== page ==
'I knew it!'

“I knew it!” Sigefrith laughed. “If this cub is with Malcolm I shall find the both of you in the stables.”

Colban shrieked and ran giggling away from his Papa to the protection of his favorite friend.

“His Mama said I might bring him out here,” Malcolm said.

'His Mama said I might bring him out here.'

“I don’t doubt she did. If you said you were taking him for a stroll along the banks of the River Styx I don’t doubt she would let you take him. I believe she has more faith in you than in his Papa, as far as this boy is concerned.”

“She knows his Papa is weak when the lad begins to beg.”

“So do you, apparently, you scamp!” Sigefrith laughed. “You have me all figured out.”

Malcolm winked.

“Papa, picky uppy!” Colban begged. “Papa, see horsies!”

“You want to get an eyeful of Darius, do you, cub?” Sigefrith asked, scooping him up. “And here’s old Cyrus, too, to say good morning. Don’t tell Maud,” he said to Malcolm.

'You want to get an eyeful of Darius, do you, cub?'

“I never do,” Malcolm smirked.

Colban patted the foreheads of the two tall horses until his Papa put him down again and he began to shriek.

“I know, I know, cub, but I must talk to Malcolm a while. If you stop your wailing I may take you for a ride later.”

“Now!” Colban demanded.

“Later. Or not at all if you don’t put a sock in it. Why don’t you go find a kitten to torment or something in the meanwhile?”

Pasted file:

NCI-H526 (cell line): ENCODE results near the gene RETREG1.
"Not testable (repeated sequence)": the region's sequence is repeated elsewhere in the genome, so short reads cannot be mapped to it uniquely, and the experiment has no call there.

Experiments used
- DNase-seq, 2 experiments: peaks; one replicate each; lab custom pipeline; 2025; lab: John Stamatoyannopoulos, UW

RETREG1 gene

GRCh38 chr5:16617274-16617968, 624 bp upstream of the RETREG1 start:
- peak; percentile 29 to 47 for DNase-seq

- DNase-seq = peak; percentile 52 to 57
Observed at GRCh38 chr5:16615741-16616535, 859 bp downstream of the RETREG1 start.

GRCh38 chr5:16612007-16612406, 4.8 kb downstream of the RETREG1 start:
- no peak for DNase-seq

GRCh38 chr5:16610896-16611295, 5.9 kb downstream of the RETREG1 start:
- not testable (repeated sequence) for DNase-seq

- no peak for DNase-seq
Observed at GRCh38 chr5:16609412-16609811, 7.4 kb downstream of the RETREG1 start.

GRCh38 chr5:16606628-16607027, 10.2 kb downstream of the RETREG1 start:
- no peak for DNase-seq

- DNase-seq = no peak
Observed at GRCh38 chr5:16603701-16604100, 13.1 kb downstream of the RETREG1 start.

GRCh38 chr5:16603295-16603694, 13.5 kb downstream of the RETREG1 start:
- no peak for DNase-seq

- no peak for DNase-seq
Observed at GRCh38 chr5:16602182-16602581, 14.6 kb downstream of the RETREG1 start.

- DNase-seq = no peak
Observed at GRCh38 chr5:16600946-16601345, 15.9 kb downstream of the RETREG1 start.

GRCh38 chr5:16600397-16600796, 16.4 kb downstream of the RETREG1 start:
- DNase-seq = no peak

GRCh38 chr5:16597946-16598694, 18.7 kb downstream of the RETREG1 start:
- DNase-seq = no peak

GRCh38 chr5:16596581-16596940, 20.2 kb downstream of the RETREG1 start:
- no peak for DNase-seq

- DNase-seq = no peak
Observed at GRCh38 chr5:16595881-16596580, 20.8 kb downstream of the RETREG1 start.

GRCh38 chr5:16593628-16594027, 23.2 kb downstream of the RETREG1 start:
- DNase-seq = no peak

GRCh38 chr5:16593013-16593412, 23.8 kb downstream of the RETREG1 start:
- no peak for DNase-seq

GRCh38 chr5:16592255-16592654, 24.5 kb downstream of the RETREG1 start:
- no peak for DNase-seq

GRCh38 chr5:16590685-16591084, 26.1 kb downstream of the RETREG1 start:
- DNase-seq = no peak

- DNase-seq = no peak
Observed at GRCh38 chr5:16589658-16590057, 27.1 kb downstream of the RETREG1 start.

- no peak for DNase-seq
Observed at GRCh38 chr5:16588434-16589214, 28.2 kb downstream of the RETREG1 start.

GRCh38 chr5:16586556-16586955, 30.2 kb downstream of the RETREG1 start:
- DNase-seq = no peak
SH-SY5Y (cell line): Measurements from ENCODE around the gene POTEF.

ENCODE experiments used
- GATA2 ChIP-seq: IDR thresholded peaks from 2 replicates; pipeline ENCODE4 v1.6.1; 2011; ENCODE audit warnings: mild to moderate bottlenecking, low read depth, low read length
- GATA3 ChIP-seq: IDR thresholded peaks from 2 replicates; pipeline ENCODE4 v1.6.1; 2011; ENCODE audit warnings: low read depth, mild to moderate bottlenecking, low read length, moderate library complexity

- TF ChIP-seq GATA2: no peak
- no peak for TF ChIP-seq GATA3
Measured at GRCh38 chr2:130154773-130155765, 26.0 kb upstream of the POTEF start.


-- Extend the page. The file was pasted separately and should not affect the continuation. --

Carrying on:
Colban sat sniffling, torn between his desire to scream at his Papa and his fear of losing the promised ride.

“As for you, you little cutthroat,” Sigefrith said to Malcolm, “you and I need to have a chat, followed by a meeting between my switch and your behind.”

'You and I need to have a chat.'

“Ah, no,” Malcolm sighed.

“Know what this is about?”

“I should rather not guess,” Malcolm said, his eyes twinkling.

'I should rather not guess.'

“Suppose you did and told me something I didn’t know about!” Sigefrith laughed. “I see why your father palmed you off on me. Your brother is a blessed angel compared to you, potlicker.”

“But what have I done?” Malcolm asked, with a ludicrously pious expression.

“I have just been talking to one of the Duke’s grooms. It seems you broke his boy’s nose.”

'It seems you broke his boy's nose.'


“You don’t even know whose nose you might have broken?” Sigefrith laughed.

“I didn’t know I broke anyone’s nose,” Malcolm shrugged.

“Could you have? Perhaps the boy’s a liar.”

“Oh, I could have,” Malcolm said. “Who was it?”

'Oh, I could have.'

“The boy’s name is Hanson.”

“You mean Anson?”

“That may be right. He says you broke his nose for him this morning.”

“The devil I did!” Malcolm grinned. “I didn’t mean to, mind, but it’s no more than he deserved!”

'The devil I did!'

“Do you care to tell me what he did that was so grave it couldn’t wait for the vengeance of the Lord?”

“Aye, I do care. He and some other boys were teasing my cousin Baby, and pulled her hair, and made her eat dirt, and threw her in the pond.”

'Aye, I do care.'

Sigefrith whistled. “The boy’s father didn’t tell me that part. I thought it was something between you boys.”

Malcolm shrugged. “I did what I had to do.”

“I see that. But I still must whip you for it. It’s what I have to do, you see.”

'It's what I have to do, you see.'

“I know. But I suppose I can take a beating if it will spare one to Baby.”

“That’s very gallant of you.”

“She’s my cousin. If anyone hurts my cousin, I suppose it’s my duty to give him a licking.”

'If anyone hurts my cousin, I suppose it's my duty to give him a licking.'

“I thank you for reminding me of mine,” Sigefrith sighed. “But wouldn’t you do the same for any young lady?”

“Aye, but I don’t know that I would be mad enough to break anybody’s nose,” he laughed.

'I don't know that I would be mad enough to break anybody's nose.'